Common seal

(redirected from Harbor seals)
Also found in: Dictionary, Thesaurus.

COMMON SEAL, A seal used by a corporation. See Corporation.

References in periodicals archive ?
Retrospective analysis of FFPE brain samples of seals (n = 7) that had histopathologic changes suggestive of an unknown virus etiology and were isolated from harbor seals in coastal waters of Germany in the past decade all had negative results for BATV by FISH.
Harbor seals, which can be identified by their (http://www.fisheries.noaa.gov/pr/species/mammals/seals/harbor-seal.html) spotted gray coats , were particularly at risk because of how close they stay to the coast, and the sounds are most powerful within about 30 miles of the coast.
The northern CCLME is comprised of 4 genetically- and ecologically-distinct stocks of Pacific Harbor Seals: (1) the Oregon-Washington Coastal; (2) the Hood Canal; (3) the Southern Puget Sound; and (4) the Washington Northern Inland Waters stocks (Lamont and others 1996; Dishman 2011; Carretta and others 2015).
Harbor seals (Phoca vitulina) are widespread throughout the temperate and subarctic waters of the North Pacific and North Atlantic and primarily inhabit coastal waters where they haul out on land or ice to rest, give birth, and molt (Hoover, 1983).
Harbor seals occur in Glacier Bay throughout the year (Womble and Gende, 2013); however, their numbers increase substantially during the May-June pupping season (Mathews and Pendleton, 2006; Womble et al., 2010), when young seals are most vulnerable to terrestrial predators.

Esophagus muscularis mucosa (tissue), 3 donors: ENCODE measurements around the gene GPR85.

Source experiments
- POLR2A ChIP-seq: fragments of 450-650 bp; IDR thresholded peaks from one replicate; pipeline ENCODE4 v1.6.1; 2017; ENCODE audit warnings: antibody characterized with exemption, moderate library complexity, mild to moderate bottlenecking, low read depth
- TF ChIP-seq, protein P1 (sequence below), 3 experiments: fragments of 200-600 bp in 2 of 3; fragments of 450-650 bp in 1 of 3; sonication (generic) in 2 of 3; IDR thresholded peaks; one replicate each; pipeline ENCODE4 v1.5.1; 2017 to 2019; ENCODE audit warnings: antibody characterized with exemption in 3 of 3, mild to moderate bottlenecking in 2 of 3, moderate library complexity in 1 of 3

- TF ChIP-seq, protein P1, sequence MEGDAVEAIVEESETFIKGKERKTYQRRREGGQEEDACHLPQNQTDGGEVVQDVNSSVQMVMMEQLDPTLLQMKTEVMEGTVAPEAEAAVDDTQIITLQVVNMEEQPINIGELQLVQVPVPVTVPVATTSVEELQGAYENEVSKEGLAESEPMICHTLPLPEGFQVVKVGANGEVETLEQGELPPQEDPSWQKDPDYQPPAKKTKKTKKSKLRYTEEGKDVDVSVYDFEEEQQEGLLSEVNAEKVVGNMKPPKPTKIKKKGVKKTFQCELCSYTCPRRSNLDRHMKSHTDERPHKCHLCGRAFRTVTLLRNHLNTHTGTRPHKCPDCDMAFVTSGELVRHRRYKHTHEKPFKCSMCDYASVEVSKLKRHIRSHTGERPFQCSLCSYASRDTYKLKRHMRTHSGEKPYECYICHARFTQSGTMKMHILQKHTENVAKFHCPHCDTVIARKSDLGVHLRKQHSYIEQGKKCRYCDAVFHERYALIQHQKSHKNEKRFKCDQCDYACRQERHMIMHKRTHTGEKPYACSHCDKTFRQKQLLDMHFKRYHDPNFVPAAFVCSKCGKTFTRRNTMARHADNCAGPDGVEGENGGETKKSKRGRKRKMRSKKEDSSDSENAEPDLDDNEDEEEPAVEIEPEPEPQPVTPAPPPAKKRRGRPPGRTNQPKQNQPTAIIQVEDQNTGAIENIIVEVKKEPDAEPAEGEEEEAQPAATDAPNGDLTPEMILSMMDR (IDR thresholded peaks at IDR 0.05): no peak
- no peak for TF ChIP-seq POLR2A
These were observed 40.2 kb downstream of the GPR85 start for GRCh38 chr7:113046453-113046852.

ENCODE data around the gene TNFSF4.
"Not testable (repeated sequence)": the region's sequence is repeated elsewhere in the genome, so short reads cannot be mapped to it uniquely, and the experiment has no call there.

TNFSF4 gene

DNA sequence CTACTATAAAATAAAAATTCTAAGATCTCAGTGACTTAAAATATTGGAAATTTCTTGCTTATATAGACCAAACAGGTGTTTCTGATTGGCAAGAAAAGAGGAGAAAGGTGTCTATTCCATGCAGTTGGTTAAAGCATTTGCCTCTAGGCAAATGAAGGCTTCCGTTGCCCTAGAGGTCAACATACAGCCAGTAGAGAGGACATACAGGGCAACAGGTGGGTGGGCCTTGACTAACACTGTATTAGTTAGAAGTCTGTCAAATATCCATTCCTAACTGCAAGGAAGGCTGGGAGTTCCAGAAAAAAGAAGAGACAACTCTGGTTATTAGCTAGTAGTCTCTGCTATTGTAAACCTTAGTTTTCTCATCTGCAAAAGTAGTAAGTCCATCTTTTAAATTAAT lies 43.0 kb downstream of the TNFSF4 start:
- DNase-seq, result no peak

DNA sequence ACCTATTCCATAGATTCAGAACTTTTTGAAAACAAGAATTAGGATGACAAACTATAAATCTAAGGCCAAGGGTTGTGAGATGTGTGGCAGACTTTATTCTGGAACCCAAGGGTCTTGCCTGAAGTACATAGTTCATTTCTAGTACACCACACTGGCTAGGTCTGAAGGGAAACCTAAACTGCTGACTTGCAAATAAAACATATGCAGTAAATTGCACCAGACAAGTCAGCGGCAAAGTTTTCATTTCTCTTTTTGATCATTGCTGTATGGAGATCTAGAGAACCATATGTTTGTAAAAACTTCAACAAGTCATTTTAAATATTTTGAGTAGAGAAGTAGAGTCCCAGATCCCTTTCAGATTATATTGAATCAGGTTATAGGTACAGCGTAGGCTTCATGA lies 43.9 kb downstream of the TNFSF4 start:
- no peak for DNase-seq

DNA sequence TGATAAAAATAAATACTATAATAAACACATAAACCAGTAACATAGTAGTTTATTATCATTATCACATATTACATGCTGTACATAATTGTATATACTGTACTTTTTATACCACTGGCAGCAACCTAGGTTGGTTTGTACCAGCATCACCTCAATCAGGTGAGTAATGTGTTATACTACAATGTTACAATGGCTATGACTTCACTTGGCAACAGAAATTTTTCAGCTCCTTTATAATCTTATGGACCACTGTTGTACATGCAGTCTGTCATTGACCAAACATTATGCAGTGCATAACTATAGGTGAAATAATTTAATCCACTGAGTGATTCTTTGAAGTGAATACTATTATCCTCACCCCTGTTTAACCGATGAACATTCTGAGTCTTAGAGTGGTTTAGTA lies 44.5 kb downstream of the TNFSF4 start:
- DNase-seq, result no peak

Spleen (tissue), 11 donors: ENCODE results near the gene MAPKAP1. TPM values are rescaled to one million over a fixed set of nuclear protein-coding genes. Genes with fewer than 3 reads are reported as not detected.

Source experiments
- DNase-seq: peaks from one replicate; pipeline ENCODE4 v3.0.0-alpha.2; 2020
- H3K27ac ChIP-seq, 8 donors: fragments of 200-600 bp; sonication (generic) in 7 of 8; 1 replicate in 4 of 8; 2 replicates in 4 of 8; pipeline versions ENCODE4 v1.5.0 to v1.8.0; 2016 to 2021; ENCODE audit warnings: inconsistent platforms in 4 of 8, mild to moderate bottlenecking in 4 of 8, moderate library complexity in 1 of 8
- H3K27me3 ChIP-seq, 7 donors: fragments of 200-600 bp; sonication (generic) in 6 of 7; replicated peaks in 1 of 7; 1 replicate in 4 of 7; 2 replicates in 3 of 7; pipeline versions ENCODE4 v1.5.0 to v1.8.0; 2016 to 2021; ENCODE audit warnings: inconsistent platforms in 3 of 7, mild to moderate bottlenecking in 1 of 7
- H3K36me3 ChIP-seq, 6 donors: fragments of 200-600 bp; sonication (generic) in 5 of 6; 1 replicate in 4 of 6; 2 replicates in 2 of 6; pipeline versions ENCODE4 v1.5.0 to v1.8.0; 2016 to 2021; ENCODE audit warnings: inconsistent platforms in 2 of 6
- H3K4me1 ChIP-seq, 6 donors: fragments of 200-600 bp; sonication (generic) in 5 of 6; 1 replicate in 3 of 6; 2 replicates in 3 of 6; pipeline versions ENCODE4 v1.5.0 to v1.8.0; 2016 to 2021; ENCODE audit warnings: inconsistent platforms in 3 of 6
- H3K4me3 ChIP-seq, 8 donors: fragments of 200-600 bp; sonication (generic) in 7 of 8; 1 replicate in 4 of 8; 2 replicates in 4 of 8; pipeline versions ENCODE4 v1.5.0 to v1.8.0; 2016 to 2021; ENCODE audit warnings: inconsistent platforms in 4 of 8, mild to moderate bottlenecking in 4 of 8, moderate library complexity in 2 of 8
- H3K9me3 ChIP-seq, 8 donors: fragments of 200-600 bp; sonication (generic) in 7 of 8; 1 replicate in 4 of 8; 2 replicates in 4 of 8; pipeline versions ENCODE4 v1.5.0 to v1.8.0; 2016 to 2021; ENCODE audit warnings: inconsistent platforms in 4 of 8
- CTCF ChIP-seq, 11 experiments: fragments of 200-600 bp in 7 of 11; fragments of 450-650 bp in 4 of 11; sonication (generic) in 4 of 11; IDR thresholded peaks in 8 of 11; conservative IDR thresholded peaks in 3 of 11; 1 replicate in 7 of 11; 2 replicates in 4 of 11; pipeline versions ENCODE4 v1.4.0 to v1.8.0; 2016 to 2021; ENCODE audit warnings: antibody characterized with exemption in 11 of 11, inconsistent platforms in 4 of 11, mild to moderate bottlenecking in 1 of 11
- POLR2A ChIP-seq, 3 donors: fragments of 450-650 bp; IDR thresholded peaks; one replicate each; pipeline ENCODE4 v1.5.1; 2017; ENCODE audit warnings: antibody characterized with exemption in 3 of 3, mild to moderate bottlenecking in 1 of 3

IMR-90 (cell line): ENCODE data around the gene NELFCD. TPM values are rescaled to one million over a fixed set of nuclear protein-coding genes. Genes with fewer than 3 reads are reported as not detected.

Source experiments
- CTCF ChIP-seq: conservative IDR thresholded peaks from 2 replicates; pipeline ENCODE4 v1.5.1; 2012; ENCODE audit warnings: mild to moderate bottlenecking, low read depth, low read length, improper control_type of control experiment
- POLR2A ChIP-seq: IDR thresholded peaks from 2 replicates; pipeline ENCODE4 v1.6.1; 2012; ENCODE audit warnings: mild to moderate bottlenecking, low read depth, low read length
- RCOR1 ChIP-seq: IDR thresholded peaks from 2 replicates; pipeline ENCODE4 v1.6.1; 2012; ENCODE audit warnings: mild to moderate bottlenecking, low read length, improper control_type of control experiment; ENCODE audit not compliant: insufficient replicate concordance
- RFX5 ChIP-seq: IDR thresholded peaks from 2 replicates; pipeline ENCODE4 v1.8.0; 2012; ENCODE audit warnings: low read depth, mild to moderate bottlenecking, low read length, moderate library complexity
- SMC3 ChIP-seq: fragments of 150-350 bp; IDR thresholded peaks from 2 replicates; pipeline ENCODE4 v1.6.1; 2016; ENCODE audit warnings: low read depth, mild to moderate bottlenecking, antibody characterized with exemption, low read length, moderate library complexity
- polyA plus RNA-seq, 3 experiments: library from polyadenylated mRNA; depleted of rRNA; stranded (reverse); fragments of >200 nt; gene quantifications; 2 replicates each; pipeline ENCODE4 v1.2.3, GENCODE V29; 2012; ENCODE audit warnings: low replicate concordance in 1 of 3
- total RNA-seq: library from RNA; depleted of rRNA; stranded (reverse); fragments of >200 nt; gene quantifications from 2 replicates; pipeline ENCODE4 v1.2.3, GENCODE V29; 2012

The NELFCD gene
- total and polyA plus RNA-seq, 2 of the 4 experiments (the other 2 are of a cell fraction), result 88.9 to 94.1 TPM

(5,6) From 1982-1983, an H4N5 influenza virus caused a 2% to 4% mortality of harbor seals on Cape Cod.
Peterson recognized the need to protect harbor seals about 10 years ago.
It took ten years to prove suspicions that harbor seals in the region had been declining precipitously, and that was just the start.
Persistent organic pollutants are environmental contaminants that, because of their lipophilic properties and long half-lives, bioaccumulate within aquatic food webs and often reach high concentrations in marine mammals, such as harbor seals (Phoca vitulina).
Included are the sleeping habits of the bottlenose dolphin, harbor seals, elephant seals, northern fur seals, walruses, humpback whales, beluga whales, manatees, sea otters, and walruses.
Nearly 20 years ago, as a young graduate student, Canadian wildlife biologist Peter Ross investigated a massive die-off of harbor seals in the Baltic Sea.
Called the cousins of PCBs, PBDEs have been found in the breast milk of San Francisco area women and in harbor seals. Laboratory studies show that PBDEs can impair brain development, particularly in the very young, and alter thyroid hormone balance, which is critical to the function of the central nervous system.